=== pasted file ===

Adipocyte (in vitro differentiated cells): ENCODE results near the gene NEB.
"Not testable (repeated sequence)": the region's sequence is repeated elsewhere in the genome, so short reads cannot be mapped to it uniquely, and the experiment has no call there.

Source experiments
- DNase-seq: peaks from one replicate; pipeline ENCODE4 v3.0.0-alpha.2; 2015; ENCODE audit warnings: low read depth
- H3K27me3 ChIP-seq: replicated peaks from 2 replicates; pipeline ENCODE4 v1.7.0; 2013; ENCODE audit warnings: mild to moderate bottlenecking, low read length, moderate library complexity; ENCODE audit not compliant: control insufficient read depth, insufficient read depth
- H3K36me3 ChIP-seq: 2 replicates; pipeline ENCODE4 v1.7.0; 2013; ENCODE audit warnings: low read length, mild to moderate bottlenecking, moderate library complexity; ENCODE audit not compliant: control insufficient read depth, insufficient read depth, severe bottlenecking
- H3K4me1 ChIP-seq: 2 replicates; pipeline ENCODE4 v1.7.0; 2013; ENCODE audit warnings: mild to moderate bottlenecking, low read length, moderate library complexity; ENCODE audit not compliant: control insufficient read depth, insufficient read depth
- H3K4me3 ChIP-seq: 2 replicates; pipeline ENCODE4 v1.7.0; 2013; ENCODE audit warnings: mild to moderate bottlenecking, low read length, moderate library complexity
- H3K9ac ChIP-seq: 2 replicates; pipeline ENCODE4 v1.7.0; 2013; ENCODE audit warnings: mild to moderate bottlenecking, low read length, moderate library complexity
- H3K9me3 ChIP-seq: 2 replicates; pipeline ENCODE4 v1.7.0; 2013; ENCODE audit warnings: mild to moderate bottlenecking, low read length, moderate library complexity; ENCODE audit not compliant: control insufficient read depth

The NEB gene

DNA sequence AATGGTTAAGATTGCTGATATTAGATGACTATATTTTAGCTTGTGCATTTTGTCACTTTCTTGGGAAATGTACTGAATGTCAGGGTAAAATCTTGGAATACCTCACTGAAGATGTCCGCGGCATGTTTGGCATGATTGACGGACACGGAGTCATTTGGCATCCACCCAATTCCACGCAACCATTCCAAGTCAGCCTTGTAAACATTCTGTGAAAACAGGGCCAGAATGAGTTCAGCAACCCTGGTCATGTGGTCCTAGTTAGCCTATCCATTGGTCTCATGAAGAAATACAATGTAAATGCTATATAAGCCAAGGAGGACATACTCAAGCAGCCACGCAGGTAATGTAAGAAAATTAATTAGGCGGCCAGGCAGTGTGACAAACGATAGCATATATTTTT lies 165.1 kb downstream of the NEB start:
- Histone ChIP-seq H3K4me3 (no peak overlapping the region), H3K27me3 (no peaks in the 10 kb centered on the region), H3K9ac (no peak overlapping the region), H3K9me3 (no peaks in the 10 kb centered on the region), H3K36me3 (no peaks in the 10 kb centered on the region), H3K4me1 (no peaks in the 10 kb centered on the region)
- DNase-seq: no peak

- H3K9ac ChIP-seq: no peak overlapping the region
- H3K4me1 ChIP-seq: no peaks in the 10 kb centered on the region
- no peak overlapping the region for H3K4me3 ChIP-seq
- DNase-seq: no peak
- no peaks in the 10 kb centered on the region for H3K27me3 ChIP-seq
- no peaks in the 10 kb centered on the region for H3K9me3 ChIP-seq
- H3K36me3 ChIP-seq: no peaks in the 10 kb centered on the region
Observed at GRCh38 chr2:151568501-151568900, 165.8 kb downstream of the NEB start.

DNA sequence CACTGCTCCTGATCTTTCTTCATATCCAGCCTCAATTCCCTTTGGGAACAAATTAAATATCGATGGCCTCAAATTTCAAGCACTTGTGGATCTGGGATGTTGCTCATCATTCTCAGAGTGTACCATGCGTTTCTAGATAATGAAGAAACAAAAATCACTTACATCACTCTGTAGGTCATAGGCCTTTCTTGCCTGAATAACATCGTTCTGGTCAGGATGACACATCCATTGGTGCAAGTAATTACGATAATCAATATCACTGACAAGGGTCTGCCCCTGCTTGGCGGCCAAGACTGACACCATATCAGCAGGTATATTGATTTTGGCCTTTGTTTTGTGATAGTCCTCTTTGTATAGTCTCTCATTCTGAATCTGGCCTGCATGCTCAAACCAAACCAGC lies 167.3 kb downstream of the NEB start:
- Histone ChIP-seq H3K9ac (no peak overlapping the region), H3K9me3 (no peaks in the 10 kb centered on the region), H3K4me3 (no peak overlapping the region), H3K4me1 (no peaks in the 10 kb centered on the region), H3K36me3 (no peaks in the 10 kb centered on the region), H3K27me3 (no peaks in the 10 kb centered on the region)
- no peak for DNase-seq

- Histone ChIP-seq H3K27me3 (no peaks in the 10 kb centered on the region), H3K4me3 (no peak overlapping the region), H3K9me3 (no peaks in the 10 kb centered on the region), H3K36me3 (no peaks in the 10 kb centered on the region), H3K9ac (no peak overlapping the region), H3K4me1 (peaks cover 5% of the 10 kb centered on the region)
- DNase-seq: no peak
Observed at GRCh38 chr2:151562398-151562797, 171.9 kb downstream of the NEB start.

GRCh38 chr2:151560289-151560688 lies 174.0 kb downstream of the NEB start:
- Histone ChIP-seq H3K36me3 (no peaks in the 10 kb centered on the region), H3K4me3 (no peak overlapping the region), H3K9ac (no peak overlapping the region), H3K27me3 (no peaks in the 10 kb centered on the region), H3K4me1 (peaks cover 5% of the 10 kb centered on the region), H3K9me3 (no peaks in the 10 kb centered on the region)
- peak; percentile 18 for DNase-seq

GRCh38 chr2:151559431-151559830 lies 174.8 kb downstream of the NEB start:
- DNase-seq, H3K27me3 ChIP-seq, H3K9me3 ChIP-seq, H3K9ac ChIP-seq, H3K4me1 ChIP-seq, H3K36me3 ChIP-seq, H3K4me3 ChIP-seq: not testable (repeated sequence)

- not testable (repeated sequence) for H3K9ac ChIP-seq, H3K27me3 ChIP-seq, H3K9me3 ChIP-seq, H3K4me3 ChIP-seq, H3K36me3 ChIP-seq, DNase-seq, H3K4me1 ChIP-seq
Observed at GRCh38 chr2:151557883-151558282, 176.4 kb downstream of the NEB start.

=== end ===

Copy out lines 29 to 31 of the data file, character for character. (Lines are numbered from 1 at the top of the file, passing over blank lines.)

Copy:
GRCh38 chr2:151560289-151560688 lies 174.0 kb downstream of the NEB start:
- Histone ChIP-seq H3K36me3 (no peaks in the 10 kb centered on the region), H3K4me3 (no peak overlapping the region), H3K9ac (no peak overlapping the region), H3K27me3 (no peaks in the 10 kb centered on the region), H3K4me1 (peaks cover 5% of the 10 kb centered on the region), H3K9me3 (no peaks in the 10 kb centered on the region)
- peak; percentile 18 for DNase-seq